It is April 23rd (Happy Earth Day yesterday!) and I am patiently awaiting Dandelion greens, Wild Violet leaves & flowers, and Wild Leeks (heading out, soon, to see if they are popped up enough to dig). It has been a long winter and a hard won Spring for us Waaaay Northern New Yorkers. Today is day 3 of sunshine and no snow floating down. The ground is finally bare save for a few pockets of the "white stuff" here and there on the northern sides of trees, hills, etc.Read More
Wild Leek, Herb, & Local Veggie Soup
Simple and took me about 20 minutes to make, including the cleaning time for the wild leeks.
Early in the day I put out to thaw about 1 1/2 cups of each of these frozen veggies from my winter veggie CSA :
- red, orange, and yellow pepper pieces
- orange cherry tomatoes
I brought 4 1/2 to 5 cups to a boil and poured into my Vita Mix blender.
Add the white parts, set green leafy tops aside for later, of 15 or so wild leeks and blend into a puree.
To the Vita Mix liquid add:
handful of fresh rosemary sprigs from the window sill herb pot
handfuls of sage & oregano and the leaves off a long sprig (5-6 inches) of thyme - all herbs in the garden that are up and ready for use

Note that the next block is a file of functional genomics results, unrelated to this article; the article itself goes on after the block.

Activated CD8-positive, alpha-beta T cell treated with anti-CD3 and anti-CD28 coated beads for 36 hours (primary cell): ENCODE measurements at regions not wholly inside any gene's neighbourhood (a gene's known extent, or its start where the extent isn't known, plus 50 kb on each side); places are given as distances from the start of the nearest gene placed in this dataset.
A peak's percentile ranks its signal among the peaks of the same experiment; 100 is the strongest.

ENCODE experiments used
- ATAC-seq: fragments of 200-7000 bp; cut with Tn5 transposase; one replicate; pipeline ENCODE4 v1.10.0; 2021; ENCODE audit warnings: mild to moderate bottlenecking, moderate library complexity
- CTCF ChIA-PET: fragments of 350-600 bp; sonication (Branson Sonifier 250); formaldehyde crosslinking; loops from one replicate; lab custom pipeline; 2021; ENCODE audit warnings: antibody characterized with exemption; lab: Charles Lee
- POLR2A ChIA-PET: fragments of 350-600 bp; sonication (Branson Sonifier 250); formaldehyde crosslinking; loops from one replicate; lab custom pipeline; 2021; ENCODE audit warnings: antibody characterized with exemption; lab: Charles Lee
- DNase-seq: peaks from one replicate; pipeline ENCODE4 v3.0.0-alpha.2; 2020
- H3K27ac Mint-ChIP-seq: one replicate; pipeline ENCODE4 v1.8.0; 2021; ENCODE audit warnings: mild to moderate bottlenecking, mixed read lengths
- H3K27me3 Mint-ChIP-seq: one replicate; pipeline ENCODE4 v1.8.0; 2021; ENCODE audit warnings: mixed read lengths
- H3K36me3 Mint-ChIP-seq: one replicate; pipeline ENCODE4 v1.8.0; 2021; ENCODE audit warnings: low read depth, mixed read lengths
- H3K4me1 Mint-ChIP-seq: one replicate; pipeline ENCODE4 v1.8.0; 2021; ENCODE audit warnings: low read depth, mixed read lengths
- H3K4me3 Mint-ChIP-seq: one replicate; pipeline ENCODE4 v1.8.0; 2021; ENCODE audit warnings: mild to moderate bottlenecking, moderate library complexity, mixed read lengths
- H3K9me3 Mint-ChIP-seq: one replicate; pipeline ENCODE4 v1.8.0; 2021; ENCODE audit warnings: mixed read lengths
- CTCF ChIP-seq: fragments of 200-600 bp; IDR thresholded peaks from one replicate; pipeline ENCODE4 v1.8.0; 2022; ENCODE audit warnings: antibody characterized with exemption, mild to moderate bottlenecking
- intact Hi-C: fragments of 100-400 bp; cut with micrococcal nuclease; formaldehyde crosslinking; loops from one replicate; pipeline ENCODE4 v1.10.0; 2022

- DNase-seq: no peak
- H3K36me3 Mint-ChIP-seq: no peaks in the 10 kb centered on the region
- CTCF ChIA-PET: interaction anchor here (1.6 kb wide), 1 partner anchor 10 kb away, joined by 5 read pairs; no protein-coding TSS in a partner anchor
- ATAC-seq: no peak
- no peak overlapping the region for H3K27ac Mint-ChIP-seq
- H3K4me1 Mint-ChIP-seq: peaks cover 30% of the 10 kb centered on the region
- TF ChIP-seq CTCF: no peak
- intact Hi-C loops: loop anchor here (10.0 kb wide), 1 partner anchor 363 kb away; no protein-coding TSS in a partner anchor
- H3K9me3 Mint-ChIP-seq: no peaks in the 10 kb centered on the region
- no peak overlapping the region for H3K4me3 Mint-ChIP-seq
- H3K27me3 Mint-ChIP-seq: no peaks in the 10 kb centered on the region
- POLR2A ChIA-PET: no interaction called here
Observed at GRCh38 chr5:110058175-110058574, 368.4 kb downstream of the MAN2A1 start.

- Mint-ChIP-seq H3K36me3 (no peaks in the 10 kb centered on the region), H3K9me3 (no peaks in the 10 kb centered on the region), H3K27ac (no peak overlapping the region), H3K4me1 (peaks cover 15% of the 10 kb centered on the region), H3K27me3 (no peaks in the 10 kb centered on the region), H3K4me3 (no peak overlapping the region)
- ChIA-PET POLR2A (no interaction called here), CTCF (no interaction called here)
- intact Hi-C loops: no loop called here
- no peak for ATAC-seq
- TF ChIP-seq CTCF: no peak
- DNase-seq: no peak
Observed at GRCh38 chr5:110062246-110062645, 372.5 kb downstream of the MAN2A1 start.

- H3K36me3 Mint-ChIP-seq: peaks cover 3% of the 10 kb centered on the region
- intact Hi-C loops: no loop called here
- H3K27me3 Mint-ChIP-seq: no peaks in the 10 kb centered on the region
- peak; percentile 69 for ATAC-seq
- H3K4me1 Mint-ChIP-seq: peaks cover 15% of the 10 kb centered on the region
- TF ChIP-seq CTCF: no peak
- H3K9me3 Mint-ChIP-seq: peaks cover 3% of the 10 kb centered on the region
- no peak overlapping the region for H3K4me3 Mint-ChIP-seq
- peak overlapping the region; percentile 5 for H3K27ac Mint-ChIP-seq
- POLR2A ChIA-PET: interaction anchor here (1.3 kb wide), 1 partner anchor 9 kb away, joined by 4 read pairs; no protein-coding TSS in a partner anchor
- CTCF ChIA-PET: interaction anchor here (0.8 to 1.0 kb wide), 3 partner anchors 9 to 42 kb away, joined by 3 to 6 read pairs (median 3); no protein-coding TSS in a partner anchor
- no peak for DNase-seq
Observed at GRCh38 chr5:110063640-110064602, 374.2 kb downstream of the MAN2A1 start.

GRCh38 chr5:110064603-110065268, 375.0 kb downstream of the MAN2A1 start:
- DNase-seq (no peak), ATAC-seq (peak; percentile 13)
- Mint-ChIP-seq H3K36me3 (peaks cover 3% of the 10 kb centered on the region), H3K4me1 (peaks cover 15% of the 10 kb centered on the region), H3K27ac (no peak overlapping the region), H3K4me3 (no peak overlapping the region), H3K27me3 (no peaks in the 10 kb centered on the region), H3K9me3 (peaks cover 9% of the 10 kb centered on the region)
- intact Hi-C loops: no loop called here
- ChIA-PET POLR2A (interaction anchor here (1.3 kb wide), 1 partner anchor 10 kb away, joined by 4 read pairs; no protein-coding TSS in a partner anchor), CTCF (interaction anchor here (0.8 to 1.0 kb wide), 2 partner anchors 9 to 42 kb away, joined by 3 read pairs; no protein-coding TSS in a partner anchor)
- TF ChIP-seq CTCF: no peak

Blend all this green stuff into the wild leek liquid.
Pour green liquid back into pot on the stove. Do not turn on heat again
Add in the completely thawed veggies and 1/4 to 1/2 tsp. unrefined sea salt.
Cover pot and leave until dinner time. I made it about 1 1/2 hours before dinner so the flavors could meld together for a short while.
Tomorrow night I will add a can of organic chickpeas to the leftovers to change it just a little bit.
Optional add ins:
- fresh chives scattered across the top after you ladle into the soup bowls.
- garlic chives blended into the broth.
- any fresh herbs you have in the garden. I have parsley but I did not want to disturb the small patch this early in the season.
- fresh, tender dandelion greens.
- wild violet leaves from the yard?
- harvest wild violet flowers just before serving and sprinkle across the top with the chopped chives. Violets add in some awesome, local Vitamin C for spring rejuvenation!
- I would have added frozen sweet corn kernels and cauliflower pieces but I seemed to have used all of those frozen CSA goodies.
Serve with whole grain bread, butter, & cheese. If you are lucky, and we were, serve up a local baby green salad. Spring pleasure food!
Grab what you have on hand and create a simple spring soup to enjoy in this untimely hot weather! Share what you threw together and tell us if it was yummy!
I grow nettles in the "flower" bed up against my home. I have been asked on many occasions: "What person in their right mind would plant nettles in any flower bed and the bed right up against the house?" The answer is obvious to me; I am not in my right mind and who wouldn't plant nettles so close to the house? They are oh so close when I need them for soups. stews, stir fries, pesto, tinctures, medicinal infusions, etc.